It’s harder face to face

Theoretical framework

The activity allows participants to experience situations that particularly young people have to deal with in an online environment today. Its aim is to open up a discussion about how online communication intertwines with the offline world, what are the commonalities and differences between communicating online and face to face. 

The data for the activity were obtained through an unrepresentative questionnaire survey among 96 young people aged 13–25. In the questionnaire, young people reported specific situations that they encountered online and that they found unpleasant.

By analyzing the situations, we have obtained a list of general elements that are often present in online communication, and based on the list we have created fictional dialogs that contained these elements.

“I saw an online post where a lady wrote how proud she was that she didn’t wear a mask in public today. I wrote her that it was inconsiderate and she responded with ‘shut up you brat’.”

Linda (not the real name)  

“Insults, humiliation, questioning one’s experience.”

Lukáš (not the real name) 

“People wrote to me and my friend ‘that can’t be their own ideas, better go take selfies for Instagram’.”

Simona (not the real name)

Practical guidelines

During the discussion, you can use the feeling cards, which are used in non-violent communication and can be found online in various language versions, but you can find it also as the opening method within this aspect.

It is not enough to provide a safe environment for the group only. It is necessary for the lecturers to think about their emotions and take care of themselves and their mental well-being.

Activity structure and instructions

Two trainers are needed to carry out the activity. Choose one of the dialogs included in the activity and divide the roles. Your task will be to act out a short scene. The trainers do not need to have experience with acting. The dialogs are simple and they take place in an online environment, so people only interact with each other verbally. 

The dialogs contain various topics. It is a good idea to familiarize yourself with these topics so that you can discuss them with the group. 

The stories open up the following topics:
  1. Luboš and Baru
  1. Inka and Paťa
  1. Renek and Ludy

The trainer should read the dialogs in advance and carefully consider whether they want to present the story. The stories could provoke negative emotions in the trainer and they should never be forced to act the dialogs out. If you do not feel up to it, skip this activity. It is totally okay.

Do not use this as a stand-alone activity. At first, a connection with the group has to be established. If you feel that the group is detached and withdrawn, choose a different activity. If you feel that the participants put their trust in you, you can carry out the activity.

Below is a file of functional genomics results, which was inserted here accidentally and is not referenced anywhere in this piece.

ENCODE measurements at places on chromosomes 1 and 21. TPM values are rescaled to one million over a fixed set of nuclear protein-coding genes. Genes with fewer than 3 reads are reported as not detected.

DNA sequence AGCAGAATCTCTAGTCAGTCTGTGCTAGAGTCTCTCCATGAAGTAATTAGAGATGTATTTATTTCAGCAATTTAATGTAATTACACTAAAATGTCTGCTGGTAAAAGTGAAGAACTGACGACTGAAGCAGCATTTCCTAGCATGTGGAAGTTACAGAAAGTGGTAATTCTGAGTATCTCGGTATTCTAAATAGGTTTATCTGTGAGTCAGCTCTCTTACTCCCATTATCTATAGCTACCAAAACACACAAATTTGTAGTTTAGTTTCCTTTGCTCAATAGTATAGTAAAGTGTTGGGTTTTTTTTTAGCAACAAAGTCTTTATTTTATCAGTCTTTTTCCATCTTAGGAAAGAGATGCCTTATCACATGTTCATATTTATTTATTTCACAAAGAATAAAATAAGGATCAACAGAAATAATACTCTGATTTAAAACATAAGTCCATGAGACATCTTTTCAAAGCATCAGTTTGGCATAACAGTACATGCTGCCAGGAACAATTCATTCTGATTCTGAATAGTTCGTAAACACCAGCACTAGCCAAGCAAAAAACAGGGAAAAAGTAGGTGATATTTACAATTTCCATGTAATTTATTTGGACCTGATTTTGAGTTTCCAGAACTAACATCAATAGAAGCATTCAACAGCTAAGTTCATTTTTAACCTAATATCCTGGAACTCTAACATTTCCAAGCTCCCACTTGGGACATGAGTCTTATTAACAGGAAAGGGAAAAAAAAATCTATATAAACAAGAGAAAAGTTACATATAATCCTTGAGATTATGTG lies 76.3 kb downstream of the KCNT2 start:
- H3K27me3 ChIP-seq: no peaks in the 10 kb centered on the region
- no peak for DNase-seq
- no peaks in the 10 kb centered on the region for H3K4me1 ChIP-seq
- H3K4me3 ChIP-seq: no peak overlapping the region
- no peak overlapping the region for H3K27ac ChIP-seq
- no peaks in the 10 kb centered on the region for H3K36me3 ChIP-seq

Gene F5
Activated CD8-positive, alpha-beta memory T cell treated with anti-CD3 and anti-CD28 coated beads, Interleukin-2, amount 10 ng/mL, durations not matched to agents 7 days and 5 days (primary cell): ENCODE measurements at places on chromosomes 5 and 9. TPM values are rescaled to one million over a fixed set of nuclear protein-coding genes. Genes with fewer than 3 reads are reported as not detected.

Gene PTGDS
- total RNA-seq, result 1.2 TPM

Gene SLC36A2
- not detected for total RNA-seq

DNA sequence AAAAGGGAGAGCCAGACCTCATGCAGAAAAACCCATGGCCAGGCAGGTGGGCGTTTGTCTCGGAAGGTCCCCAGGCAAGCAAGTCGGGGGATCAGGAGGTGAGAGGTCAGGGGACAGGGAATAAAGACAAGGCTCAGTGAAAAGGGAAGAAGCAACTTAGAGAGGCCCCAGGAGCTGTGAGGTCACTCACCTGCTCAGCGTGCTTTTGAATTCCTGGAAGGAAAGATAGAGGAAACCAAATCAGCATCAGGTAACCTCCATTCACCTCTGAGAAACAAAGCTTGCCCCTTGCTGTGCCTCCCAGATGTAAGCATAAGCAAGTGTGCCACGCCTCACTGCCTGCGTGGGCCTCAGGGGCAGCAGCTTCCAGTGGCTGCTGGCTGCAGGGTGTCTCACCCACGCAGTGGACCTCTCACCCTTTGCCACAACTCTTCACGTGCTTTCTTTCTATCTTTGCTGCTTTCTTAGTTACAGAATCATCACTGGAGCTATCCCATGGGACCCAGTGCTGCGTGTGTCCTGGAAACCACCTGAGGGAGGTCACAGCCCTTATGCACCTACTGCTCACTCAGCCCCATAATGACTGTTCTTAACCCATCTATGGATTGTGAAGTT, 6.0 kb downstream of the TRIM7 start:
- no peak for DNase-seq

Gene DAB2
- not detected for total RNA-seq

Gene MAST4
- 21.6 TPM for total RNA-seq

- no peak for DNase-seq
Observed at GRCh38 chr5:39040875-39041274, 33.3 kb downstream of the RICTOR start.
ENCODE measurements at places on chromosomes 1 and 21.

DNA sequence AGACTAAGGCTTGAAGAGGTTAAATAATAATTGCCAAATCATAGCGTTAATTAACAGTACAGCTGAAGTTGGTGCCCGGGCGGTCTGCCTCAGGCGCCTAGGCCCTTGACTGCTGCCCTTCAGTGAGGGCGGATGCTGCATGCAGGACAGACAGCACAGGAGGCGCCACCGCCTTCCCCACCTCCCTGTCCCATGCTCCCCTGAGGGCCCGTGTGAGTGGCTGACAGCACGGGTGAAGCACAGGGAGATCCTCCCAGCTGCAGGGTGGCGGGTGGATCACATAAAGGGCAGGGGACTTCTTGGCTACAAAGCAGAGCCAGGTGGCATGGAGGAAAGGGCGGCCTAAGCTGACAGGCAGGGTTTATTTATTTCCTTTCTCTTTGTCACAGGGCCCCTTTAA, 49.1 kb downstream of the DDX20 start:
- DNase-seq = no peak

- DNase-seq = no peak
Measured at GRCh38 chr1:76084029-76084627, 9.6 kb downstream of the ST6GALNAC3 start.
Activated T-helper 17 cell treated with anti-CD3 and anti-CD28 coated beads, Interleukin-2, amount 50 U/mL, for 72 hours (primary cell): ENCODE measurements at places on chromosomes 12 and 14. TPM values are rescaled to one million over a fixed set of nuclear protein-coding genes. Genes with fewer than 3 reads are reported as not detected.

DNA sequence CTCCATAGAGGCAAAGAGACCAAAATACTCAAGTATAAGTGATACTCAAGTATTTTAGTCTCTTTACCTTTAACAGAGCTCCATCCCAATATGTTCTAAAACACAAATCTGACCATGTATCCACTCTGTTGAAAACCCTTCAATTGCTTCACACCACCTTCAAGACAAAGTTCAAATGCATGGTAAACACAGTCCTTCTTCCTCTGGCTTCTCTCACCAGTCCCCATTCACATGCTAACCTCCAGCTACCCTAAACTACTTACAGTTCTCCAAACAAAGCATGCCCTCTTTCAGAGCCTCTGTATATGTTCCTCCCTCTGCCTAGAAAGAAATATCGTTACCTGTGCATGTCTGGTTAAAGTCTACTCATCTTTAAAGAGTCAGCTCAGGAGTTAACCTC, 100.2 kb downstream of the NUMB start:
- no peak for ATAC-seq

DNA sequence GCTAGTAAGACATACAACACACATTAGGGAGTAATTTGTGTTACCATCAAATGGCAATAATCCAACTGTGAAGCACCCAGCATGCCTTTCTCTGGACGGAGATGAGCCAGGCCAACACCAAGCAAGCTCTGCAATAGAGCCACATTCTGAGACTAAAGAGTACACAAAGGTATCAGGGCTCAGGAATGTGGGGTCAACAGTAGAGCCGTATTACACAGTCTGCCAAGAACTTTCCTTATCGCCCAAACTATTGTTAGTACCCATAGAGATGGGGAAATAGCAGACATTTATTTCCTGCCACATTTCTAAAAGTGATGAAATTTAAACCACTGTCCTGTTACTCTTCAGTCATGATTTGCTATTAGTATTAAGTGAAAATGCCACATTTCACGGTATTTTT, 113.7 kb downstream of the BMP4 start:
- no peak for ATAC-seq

At the beginning of the activity, act out one dialog. There should be several copies of the dialogs distributed in the group so that participants can better follow the story.

Then, discuss for example the following issues:

Ask participants to think in smaller groups about how to change the dialogs so that no one involved feels bad at the end of the conversation. They should come up with specific suggestions for changes in the dialogs. Give them a few minutes to think about it.

Groups can decide whether they just want to read their suggestions or whether they would like you to reenact the dialog again applying their suggested changes (if you feel up to it as well). Discuss why they have decided to make the specific changes and ask how the other groups feel about the changes.

In our society, there is an idea that bisexual women automatically desire a polyamorous relationship or sex with men and women at the same time. For that reason, they may receive many unwanted sexual offers for threesomes. However, bisexuality has nothing to do with the number of people a person wants to have a relationship or sex with.

Common belief fallacy: The assumption that if multiple people say something, it must be true, even if there is no evidence. This is merely a fallacy, not a real argument. The real argument could be the statements of experts in the field or sociological research.

Source: Hate Free

Invincible ignorance: A person rejects the arguments presented because they only trust their experience or their common sense. This is merely a fallacy, not a real argument. It is difficult to argue against this fallacy and further discussion is virtually impossible.

Source: Hate Free

Wrapping up and reflection

At the end of the activity, discuss whether the participants think that a similar situation could really happen and whether similar situations happen often in the online environment.